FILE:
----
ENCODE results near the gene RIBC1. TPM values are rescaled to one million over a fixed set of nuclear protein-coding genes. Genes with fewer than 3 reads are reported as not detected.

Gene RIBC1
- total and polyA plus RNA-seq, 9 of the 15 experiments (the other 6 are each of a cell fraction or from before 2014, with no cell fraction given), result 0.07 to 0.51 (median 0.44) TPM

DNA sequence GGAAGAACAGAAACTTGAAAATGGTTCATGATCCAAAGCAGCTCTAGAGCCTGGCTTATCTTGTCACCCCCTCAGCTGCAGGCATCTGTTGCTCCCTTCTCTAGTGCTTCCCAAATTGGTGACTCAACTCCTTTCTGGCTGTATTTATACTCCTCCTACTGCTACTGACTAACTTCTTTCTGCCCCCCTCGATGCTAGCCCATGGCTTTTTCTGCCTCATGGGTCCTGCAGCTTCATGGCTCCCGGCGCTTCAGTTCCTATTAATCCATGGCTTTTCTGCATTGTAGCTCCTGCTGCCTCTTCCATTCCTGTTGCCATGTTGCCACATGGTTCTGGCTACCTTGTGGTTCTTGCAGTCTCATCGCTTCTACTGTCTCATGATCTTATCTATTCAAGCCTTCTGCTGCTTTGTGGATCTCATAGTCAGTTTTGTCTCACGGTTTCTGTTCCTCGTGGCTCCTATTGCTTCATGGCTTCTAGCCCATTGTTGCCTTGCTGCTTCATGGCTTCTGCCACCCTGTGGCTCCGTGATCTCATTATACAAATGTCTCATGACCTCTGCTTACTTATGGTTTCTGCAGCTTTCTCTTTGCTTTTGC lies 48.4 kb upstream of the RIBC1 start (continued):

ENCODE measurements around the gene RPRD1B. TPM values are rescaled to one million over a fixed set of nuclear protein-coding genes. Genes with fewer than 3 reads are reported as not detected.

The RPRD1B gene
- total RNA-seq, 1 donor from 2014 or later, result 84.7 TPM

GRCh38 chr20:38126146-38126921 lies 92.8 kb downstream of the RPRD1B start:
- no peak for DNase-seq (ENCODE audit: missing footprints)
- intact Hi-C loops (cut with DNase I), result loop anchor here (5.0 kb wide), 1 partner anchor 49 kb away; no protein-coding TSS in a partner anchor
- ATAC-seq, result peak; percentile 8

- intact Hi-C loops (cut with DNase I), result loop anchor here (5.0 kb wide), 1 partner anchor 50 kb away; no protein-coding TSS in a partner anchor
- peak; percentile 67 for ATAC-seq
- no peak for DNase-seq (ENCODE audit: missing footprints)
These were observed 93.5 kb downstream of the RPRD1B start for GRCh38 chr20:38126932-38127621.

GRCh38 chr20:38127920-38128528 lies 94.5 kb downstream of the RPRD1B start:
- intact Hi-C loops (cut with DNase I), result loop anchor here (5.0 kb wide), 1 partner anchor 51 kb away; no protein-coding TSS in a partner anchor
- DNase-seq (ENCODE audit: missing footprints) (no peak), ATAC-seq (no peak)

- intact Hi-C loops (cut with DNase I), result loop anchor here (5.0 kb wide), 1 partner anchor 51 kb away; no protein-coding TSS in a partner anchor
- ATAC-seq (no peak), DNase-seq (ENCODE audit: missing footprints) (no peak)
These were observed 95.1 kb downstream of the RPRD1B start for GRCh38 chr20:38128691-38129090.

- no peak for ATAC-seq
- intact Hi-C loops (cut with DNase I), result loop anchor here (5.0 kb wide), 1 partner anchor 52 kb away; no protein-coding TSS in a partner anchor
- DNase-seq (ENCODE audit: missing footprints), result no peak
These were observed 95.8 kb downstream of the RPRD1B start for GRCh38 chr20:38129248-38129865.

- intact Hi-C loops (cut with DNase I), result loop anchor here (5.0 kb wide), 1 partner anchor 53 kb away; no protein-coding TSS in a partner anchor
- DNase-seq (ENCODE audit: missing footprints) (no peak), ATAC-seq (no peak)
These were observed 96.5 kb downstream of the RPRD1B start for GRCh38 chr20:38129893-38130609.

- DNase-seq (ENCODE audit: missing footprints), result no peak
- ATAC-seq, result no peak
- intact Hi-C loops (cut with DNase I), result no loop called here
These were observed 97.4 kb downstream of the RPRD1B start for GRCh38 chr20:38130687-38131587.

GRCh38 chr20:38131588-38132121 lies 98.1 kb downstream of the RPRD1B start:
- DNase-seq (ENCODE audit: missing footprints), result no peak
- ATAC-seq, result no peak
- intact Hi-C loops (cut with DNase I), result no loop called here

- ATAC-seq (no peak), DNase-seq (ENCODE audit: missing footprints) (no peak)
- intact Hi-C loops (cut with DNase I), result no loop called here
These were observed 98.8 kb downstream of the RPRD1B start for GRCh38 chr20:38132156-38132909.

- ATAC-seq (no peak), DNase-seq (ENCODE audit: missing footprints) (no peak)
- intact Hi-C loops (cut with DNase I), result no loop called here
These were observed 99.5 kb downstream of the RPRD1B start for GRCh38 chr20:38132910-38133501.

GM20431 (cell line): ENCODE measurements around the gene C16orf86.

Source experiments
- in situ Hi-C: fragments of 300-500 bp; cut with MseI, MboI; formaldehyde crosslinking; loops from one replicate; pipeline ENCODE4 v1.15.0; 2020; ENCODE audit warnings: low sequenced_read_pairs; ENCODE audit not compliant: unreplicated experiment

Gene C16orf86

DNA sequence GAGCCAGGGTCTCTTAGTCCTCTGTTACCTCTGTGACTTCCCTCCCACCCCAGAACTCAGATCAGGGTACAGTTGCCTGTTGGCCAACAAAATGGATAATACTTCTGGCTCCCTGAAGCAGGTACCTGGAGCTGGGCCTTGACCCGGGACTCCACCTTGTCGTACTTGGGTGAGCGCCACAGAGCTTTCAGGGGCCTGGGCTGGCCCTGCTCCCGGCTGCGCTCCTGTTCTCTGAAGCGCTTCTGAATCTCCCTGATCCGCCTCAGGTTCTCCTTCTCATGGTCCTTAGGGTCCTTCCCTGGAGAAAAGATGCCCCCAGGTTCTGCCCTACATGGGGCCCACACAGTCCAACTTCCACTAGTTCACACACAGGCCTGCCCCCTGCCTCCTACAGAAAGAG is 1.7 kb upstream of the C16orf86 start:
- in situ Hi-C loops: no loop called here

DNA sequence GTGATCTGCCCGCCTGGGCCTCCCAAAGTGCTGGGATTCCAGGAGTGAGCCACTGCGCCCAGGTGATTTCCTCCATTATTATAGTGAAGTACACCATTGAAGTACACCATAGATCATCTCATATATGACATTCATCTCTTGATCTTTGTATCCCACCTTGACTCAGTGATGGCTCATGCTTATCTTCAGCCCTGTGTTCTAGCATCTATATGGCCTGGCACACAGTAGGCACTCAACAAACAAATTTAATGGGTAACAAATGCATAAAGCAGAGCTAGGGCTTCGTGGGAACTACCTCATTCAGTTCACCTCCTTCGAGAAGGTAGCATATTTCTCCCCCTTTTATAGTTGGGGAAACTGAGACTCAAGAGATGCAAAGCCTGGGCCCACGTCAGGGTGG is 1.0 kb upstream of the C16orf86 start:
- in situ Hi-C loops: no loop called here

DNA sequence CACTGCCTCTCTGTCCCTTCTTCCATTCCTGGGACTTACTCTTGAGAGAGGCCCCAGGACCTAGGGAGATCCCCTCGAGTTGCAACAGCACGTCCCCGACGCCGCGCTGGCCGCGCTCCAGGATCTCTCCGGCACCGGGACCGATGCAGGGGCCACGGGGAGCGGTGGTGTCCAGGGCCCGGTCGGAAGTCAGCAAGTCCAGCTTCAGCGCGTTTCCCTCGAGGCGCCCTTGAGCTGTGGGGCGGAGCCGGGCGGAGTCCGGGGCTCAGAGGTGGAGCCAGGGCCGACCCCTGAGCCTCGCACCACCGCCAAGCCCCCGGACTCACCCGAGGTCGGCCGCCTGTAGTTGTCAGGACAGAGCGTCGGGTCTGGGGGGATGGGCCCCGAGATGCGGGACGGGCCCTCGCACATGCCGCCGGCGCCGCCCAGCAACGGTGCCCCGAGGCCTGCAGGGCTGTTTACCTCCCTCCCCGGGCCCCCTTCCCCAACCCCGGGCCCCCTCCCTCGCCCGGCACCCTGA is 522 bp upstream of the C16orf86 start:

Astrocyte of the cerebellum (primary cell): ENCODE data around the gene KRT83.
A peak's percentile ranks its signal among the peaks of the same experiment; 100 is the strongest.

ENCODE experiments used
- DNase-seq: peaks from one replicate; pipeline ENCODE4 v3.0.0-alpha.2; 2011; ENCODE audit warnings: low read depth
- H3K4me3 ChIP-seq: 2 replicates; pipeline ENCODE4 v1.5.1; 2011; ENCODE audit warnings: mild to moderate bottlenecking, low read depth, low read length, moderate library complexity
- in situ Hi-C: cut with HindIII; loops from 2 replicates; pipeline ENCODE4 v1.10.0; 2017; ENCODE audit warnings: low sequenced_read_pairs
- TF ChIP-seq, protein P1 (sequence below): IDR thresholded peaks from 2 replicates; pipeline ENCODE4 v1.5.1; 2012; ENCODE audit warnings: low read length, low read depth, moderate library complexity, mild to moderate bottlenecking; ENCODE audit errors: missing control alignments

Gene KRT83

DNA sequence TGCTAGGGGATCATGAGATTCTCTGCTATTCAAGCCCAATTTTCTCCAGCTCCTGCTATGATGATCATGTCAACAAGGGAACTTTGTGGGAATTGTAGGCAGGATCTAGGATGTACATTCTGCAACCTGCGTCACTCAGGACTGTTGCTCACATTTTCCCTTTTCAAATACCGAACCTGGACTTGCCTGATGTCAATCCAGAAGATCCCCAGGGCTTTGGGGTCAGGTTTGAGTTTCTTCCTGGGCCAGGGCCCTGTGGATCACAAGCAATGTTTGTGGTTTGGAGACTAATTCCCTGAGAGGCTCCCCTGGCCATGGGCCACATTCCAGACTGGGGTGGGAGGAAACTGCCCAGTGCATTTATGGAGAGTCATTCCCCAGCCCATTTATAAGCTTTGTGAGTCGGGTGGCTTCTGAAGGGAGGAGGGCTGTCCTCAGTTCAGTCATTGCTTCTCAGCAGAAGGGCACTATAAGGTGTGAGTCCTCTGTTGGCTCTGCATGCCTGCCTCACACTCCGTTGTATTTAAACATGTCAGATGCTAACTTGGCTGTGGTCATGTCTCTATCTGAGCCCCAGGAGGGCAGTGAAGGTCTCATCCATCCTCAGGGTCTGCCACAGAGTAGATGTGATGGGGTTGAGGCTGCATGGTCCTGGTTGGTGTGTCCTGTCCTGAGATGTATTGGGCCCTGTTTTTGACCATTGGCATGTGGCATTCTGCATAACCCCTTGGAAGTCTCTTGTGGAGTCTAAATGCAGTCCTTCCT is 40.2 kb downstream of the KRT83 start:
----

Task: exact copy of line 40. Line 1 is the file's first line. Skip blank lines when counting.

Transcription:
- ATAC-seq (no peak), DNase-seq (ENCODE audit: missing footprints) (no peak)